Meet the Elders Council:
The Wisdom Weavers of the World
ILARION KUUYUX MERCULIEFF
Unangan (Aleut) | Alaska
Founder of Global Center for Indigenous Leadership and Lifeways
Ilarion “Larry” is the visionary behind Wisdom Weavers, the project founder, and ongoing key speaker. Raised in a traditional Unangan (Aleut) way and received his Unangan name “Kuuyux” at age 4. The name is given to one person in each lifetime amongst his people. Kuuyux means an arm extending out from the body, a carrier of ancient knowledge into modern times, a messenger. Today he is living the legacy of his name.
KUMU SABRA KAUKA
Educator | Historian | Activist
Twenty years as a free-lance photojournalist working for publications such as Time, Life and National Geographic.
Hawaiian Studies Kumu of Island School on Kaua‘i, Kumu Hula of Na Pua O Kamaile, Kaua‘ coordinator for the Department of Education’s Hawaiian Studies Kupuna Program, Kumu Kapa on Kaua‘i who has taught many hundreds of students & team members of the Kulia i Ka Nu‘u Project at the University of Hawai‘i at Mānoa. Founding member and Past-President of Na Pali Coast Ohana, a grassroots non-profit foundation dedicated to the preservation of the natural and cultural resources of the Nāpali Coast State Park, Kaua‘i Hawai‘i. Emau‘ana ke o ka ‘aina i na, hanauna o kawa mamua. “Preserving the life of the land for future generations.” The work at Nualolo Kai by the combined efforts of the Ohana, DLNR and State Parks is considered one of the most successful curatorship programs in Hawai‘i. She serves on the Garden Island Resource Conservation and Development board and has worked tirelessly for years to restore and preserve culturally significant sites.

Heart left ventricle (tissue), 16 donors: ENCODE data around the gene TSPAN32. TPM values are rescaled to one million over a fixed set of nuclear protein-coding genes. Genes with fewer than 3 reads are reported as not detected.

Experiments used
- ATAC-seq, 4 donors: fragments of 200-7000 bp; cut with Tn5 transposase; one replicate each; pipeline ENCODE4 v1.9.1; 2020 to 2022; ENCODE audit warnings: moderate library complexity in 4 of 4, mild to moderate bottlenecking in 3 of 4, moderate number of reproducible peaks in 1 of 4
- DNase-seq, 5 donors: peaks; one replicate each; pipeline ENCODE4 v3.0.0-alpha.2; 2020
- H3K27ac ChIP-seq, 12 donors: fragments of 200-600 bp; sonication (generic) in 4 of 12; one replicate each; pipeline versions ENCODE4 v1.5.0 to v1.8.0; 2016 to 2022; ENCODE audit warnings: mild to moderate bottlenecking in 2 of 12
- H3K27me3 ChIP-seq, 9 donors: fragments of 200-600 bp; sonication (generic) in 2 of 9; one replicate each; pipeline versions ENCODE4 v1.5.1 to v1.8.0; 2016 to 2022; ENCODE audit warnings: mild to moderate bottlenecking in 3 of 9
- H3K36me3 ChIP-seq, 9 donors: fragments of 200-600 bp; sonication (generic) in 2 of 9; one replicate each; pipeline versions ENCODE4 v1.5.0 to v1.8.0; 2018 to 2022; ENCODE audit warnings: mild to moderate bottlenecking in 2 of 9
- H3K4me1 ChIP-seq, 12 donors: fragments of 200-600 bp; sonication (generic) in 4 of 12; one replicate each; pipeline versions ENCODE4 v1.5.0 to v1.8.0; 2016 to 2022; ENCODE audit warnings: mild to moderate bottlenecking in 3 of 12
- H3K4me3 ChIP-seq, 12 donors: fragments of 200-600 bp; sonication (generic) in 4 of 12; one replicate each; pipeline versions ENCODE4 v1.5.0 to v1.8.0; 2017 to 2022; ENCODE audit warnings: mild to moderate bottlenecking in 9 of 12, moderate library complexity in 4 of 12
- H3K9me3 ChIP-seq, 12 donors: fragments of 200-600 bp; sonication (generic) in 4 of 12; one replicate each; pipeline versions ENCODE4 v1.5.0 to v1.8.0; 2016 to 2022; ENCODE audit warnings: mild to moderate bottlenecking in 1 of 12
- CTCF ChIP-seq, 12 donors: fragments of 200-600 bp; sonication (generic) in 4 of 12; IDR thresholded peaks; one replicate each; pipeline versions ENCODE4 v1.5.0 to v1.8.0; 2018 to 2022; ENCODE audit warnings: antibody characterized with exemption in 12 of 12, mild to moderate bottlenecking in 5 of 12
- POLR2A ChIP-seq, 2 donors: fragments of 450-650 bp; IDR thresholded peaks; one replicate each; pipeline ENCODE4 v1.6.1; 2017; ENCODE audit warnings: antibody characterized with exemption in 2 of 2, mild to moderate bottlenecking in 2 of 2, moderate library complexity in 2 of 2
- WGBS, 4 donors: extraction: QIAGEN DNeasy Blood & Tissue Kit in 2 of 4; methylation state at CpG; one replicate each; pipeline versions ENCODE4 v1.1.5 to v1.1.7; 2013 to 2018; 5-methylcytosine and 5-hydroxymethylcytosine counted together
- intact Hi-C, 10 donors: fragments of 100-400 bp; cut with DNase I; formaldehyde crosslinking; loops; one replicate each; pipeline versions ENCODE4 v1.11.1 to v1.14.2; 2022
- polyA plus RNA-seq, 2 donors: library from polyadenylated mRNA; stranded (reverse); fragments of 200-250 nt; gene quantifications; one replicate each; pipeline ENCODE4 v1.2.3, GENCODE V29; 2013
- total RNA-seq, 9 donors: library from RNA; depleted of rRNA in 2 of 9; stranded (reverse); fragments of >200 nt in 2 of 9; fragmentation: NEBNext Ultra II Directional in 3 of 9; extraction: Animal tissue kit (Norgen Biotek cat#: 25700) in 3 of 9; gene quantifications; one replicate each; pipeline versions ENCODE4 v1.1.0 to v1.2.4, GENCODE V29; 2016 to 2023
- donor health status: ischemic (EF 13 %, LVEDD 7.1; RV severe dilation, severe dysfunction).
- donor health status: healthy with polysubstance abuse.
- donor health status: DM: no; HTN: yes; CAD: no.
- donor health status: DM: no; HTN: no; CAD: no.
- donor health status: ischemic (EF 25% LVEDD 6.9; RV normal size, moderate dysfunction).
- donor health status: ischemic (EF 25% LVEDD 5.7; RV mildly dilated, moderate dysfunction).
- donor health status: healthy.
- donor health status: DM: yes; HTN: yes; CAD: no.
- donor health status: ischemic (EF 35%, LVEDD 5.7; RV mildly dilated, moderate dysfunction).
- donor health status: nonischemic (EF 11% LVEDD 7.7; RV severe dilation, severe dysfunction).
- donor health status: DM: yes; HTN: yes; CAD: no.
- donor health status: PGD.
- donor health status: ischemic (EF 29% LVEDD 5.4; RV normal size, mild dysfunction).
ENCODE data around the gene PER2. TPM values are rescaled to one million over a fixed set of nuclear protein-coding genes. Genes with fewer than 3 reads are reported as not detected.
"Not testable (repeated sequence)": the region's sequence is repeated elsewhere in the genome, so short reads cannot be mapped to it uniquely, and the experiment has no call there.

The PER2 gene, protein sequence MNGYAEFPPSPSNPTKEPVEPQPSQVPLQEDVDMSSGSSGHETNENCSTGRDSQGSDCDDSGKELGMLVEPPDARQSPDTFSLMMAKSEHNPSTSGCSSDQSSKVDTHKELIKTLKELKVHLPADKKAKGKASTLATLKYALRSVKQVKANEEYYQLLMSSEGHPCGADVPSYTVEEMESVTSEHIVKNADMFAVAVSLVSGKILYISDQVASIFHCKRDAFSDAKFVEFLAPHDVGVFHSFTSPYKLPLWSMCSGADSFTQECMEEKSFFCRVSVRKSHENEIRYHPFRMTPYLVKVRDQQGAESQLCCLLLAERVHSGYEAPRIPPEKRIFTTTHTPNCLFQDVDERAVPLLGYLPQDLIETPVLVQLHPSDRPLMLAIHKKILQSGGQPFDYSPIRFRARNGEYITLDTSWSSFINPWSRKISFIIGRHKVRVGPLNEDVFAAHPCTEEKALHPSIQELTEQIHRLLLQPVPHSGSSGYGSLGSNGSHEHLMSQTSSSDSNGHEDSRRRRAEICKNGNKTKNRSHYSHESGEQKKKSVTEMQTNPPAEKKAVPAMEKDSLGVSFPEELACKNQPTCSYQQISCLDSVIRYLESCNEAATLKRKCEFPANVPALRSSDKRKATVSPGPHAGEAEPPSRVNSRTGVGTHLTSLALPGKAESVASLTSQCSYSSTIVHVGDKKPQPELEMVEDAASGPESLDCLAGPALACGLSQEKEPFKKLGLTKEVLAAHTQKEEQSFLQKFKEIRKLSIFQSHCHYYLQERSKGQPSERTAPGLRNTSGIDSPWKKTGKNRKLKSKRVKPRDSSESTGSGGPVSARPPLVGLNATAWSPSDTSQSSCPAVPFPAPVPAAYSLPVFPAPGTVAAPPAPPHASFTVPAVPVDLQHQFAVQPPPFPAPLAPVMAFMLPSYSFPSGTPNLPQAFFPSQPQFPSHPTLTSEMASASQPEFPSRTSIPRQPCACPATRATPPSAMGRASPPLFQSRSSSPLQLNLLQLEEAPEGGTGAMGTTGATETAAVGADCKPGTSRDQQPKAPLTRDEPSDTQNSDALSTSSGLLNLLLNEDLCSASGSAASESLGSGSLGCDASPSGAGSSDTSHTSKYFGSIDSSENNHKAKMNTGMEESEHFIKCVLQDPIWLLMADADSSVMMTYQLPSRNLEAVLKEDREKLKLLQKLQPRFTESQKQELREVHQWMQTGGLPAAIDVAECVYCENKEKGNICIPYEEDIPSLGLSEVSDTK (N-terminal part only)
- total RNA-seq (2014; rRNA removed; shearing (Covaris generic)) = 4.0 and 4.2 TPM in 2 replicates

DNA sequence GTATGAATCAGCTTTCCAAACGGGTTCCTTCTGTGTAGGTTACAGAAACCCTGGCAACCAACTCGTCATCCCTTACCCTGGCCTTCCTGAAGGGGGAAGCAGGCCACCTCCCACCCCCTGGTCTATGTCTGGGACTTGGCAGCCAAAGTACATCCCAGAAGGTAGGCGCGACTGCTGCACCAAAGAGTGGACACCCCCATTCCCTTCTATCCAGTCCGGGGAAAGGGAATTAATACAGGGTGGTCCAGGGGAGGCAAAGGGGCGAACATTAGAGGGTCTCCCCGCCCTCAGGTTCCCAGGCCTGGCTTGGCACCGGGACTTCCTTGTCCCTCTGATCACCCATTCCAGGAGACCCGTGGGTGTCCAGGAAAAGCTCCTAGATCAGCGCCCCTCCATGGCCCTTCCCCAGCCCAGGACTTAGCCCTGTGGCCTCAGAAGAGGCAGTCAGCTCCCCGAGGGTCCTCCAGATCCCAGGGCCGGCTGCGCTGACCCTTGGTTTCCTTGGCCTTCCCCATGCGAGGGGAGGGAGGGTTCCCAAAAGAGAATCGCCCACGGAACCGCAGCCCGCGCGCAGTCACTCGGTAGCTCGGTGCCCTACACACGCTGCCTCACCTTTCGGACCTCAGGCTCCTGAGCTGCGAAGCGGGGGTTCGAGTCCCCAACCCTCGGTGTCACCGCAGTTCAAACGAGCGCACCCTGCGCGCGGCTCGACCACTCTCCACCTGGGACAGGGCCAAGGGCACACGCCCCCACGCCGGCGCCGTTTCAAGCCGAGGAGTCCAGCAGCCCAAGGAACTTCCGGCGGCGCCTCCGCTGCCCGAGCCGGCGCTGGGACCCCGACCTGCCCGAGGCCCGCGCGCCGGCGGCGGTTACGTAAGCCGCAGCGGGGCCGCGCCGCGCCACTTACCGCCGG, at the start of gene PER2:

DR. APELA COLORADO
Worldwide Indigenous Science Network
Apela has dedicated her life’s work to bridge Western thought and indigenous worldviews. As a Ford Fellow, Dr. Colorado studied for her doctorate at both Harvard and Brandeis Universities and received her Ph.D. from Brandeis in Social Policy in 1982. She founded the Worldwide Indigenous Science Network (WISN) in 1989 to foster the revitalization, growth and worldwide exchange of traditional knowledge and to safeguard the lives and work of the world’s endangered traditional culture practitioners. In 1997, Dr. Colorado was one of 12 women chosen from 52 countries by the State of the World Forum (www.worldforum.org) to be honored for her role as a woman leader. Dr. Colorado founded the first doctoral program in traditional knowledge (Indigenous Mind) at the California Institute of Integral Studies. She has authored numerous articles including several in peer- reviewed journals and is the author of Woman between the Worlds (2017).